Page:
Farm Futures - Weekly Market Recap
Weekly Market Recap
Bryce Knorr, Farm Futures senior editor
May 20, 2016
We’ve all heard the joke about spring weather: Just wait five minutes and it’ll change. The same was true of factors dominating markets this spring. The forces driving prices higher and lower changed quickly.
Sometimes traders following price charts seemed to rule the day. Other times supply and demand fundamentals were in charge. But behind it all stood the flow of money in, and out, of commodities.
After falling out of favor for much of the past two years, hard assets set long-term lows this winter and started to recover. Low borrowing costs – and in some countries, negative interest rates – encouraged cheap money to find a new home.
Fears the Federal Reserve could end that party sooner than expected triggered selling when minutes from the central bank’s April meetings hinted another rate hike could come in June. Higher interest rates tend to attract money to a country’s currency, and a surge in the dollar was generally viewed as bad for commodities.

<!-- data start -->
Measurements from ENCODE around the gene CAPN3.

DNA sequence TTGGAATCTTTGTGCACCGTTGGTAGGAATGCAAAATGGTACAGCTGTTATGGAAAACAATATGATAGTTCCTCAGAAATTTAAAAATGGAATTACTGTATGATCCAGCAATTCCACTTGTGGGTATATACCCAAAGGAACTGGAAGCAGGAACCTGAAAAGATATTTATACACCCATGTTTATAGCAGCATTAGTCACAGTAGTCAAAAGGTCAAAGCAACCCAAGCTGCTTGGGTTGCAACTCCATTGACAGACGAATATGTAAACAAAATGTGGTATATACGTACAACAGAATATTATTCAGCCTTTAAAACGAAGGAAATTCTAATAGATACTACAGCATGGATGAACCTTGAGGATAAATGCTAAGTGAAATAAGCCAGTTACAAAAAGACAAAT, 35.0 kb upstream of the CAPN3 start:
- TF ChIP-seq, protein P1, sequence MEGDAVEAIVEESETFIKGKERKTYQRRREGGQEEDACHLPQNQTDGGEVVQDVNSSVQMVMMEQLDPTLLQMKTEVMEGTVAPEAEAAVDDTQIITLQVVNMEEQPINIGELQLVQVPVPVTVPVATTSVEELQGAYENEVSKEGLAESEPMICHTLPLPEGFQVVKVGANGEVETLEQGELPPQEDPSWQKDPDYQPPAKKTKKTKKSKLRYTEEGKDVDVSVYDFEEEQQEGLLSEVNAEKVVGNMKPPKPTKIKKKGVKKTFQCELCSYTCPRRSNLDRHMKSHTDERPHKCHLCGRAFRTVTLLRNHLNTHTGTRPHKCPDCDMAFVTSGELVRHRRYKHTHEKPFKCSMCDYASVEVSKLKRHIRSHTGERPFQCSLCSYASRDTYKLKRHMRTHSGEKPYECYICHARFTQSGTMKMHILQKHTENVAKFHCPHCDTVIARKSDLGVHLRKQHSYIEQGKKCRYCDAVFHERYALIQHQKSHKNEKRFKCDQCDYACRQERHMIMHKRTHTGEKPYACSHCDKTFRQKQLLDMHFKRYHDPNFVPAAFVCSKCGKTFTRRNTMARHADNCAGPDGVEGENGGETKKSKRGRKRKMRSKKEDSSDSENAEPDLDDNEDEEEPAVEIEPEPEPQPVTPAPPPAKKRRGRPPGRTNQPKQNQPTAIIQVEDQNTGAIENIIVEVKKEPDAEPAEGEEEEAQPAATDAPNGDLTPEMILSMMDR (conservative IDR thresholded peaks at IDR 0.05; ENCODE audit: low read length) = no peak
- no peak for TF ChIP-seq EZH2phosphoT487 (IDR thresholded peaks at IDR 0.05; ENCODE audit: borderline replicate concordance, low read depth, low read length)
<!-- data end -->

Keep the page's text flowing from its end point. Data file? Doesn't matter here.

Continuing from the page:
Those fears broke soybeans and crude oil, which showed a strong tendency to move in the same direction. But the sour mood didn’t last long. Led by soybean meal, which rallied to its highest price in almost 18 months, beans bounced back. Margins for processors are strong, in part because plants cut back production over the winter just when a smaller crop threaten product exports from Argentina.
Other news about demand also took an encouraging turn. Export sales of corn, soybeans and even wheat were better than expected. Problems with corn in Brazil and soybeans in Argentina may be turning some end users back to the U.S., as USDA forecast in its May 10 report. Wheat is just cheap, and lower prices appear to be stimulating some demand for higher quality supplies.